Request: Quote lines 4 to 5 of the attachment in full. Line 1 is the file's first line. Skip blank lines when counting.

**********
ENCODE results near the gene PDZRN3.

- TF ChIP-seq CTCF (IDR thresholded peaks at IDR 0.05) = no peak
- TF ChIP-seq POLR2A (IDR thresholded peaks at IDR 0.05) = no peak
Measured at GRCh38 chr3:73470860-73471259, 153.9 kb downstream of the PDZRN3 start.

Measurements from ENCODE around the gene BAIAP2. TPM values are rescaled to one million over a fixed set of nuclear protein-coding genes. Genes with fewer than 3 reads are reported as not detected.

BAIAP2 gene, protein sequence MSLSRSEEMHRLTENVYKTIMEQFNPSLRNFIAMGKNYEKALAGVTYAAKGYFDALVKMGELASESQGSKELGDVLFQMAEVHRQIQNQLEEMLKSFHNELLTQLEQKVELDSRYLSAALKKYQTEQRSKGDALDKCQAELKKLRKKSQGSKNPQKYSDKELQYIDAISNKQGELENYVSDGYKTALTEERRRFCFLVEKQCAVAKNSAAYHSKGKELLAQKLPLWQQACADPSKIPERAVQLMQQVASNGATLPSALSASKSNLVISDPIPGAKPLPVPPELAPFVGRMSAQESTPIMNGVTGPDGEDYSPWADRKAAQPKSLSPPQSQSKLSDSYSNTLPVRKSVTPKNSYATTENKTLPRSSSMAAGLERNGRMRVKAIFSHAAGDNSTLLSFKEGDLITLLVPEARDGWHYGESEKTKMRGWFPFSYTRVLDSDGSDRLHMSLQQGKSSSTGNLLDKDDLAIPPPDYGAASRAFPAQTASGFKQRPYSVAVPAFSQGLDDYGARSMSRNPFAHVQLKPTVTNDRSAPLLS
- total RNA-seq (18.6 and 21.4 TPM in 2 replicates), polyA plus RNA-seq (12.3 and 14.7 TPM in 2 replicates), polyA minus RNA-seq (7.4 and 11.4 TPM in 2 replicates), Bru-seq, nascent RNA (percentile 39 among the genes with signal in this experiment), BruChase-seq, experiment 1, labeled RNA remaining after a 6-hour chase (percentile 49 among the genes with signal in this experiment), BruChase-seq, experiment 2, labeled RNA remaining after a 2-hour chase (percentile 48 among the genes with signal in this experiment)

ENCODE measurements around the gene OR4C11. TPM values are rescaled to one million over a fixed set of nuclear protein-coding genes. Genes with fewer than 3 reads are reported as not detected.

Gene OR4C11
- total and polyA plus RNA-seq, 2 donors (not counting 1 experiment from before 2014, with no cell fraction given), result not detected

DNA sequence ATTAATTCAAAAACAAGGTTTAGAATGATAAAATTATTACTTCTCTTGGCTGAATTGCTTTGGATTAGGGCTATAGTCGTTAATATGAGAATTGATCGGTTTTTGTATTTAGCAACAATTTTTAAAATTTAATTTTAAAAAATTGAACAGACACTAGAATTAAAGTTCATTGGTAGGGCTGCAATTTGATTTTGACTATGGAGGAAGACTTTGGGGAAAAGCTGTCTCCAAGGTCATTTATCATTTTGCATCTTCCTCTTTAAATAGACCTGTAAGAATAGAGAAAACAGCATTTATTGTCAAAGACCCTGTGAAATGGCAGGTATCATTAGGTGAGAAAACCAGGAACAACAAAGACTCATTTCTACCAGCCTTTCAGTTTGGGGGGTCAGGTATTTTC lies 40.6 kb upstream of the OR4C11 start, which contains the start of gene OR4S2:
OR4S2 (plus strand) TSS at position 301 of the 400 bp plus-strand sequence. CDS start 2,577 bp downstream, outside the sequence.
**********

Measured at GRCh38 chr3:73470860-73471259, 153.9 kb downstream of the PDZRN3 start.

Measurements from ENCODE around the gene BAIAP2. TPM values are rescaled to one million over a fixed set of nuclear protein-coding genes. Genes with fewer than 3 reads are reported as not detected.